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John Kolhoff Of The National Association Of Credit Union Supervisors (NASCUS)

Today, I catch up with John Kolhoff SVP of the National Association of State Credit Union Supervisors (NASCUS). We talk about the dual chartering system and its role in maintaining the strength of both state and federal charters. We also discuss the state of the current economy, as well as the challenges and opportunities for credit unions.


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John Kolhoff Of The National Association Of Credit Union Supervisors (NASCUS)

I'm excited to be with John Kolhoff. John, how are you doing?

I'm great, Mark. How are you?

I'm doing well. For those of you who may not know John, he's the Senior Vice President of Policy and Supervision at NASCUS, the National Association of State Credit Union Supervisors. Before that, he was the Commissioner of the Credit Union Department for the State of Texas. He had a few different roles, but his last role in Michigan was as Director of the Office of Credit Unions for the Department of Insurance, Financial Services.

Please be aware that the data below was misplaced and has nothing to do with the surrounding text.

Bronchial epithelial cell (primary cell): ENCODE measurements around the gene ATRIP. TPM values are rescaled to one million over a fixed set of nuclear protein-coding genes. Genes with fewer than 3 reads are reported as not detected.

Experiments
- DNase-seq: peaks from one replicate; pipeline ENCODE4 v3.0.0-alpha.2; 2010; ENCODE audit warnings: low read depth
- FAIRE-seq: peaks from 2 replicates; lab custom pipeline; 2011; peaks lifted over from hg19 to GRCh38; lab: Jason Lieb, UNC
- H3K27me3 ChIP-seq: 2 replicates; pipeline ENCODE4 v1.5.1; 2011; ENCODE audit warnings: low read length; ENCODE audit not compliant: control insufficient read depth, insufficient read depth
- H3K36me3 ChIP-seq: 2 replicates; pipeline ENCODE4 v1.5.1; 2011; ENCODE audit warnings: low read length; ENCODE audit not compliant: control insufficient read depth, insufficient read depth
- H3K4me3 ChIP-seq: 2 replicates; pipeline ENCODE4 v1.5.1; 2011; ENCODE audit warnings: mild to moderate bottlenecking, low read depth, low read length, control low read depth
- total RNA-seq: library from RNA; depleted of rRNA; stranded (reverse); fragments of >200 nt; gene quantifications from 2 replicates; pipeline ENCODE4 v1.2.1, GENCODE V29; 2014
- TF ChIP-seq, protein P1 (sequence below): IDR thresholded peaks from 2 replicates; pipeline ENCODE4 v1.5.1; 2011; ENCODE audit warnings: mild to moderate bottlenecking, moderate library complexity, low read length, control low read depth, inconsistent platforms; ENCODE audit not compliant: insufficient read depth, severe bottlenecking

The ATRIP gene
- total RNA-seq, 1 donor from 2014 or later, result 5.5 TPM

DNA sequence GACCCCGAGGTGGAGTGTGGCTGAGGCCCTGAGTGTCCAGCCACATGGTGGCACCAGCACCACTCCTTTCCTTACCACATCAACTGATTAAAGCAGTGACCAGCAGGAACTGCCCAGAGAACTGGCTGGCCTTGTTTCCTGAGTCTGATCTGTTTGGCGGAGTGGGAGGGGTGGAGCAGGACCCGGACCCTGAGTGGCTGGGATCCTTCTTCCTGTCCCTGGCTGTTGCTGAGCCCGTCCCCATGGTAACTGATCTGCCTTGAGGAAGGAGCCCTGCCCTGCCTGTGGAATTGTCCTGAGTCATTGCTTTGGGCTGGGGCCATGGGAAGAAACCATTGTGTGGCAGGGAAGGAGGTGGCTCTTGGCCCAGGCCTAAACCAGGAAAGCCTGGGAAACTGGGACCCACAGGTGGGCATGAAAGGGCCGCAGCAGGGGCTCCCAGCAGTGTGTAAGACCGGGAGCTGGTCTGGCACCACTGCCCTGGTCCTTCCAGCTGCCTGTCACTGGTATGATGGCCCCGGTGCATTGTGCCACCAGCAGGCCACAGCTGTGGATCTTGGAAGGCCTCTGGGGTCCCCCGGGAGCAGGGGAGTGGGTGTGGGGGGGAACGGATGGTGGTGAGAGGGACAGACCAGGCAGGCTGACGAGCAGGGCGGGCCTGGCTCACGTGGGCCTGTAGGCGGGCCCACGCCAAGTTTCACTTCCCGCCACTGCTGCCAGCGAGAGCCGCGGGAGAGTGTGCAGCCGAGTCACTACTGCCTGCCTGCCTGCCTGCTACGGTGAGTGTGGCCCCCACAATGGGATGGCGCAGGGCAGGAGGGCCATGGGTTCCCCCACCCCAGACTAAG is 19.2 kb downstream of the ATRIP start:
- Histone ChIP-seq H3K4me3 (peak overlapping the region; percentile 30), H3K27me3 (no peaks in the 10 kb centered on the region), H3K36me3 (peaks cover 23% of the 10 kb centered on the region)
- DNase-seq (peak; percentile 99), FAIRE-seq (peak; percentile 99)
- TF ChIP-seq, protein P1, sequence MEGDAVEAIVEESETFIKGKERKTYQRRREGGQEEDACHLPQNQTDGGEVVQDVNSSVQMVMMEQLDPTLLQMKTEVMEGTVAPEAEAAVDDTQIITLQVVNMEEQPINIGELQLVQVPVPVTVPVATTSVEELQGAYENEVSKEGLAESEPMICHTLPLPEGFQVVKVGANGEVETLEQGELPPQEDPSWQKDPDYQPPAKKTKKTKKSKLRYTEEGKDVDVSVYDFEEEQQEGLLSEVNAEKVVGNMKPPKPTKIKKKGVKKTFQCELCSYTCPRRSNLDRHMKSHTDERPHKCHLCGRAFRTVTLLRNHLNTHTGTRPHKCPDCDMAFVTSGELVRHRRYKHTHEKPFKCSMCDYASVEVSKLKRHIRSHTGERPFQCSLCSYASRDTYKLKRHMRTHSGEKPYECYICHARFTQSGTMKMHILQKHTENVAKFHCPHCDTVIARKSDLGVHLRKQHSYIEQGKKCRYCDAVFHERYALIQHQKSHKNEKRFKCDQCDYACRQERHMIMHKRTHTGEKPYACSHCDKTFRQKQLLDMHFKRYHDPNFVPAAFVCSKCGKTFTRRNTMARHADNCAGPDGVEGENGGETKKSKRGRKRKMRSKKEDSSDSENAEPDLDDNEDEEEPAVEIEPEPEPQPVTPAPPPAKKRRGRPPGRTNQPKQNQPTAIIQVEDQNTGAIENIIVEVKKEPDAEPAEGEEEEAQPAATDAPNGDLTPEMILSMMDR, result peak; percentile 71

John, that's where we first met way back when I was a Regional Director out of Albany. We had a lot of good interactions there with NCUA and in both of our former roles, you with the state and me with NCUA. We would always see each other occasionally at meetings that we would have relative to that and at the NASCUS meetings back in the day. I'm excited to get a chance to chat with you here.